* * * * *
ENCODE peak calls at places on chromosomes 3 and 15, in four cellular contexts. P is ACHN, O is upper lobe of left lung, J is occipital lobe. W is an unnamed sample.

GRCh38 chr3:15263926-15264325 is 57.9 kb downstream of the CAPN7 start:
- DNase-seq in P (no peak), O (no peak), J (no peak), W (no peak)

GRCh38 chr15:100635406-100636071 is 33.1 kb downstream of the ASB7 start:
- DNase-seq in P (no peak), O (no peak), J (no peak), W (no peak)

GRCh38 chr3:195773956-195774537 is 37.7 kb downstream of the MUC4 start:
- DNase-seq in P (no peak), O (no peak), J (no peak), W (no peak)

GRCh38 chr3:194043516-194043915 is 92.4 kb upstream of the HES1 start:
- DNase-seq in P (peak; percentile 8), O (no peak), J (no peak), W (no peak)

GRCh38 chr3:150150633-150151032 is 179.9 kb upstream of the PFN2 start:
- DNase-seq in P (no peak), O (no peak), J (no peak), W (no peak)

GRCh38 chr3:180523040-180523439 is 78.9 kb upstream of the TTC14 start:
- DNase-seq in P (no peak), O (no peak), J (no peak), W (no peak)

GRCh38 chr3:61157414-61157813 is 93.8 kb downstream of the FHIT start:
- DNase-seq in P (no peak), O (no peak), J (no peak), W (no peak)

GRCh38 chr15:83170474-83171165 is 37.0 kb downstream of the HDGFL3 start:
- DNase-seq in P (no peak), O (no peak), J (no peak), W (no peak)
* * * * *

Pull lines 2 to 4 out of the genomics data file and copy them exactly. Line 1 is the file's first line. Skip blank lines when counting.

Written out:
GRCh38 chr3:15263926-15264325 is 57.9 kb downstream of the CAPN7 start:
- DNase-seq in P (no peak), O (no peak), J (no peak), W (no peak)

GRCh38 chr15:100635406-100636071 is 33.1 kb downstream of the ASB7 start: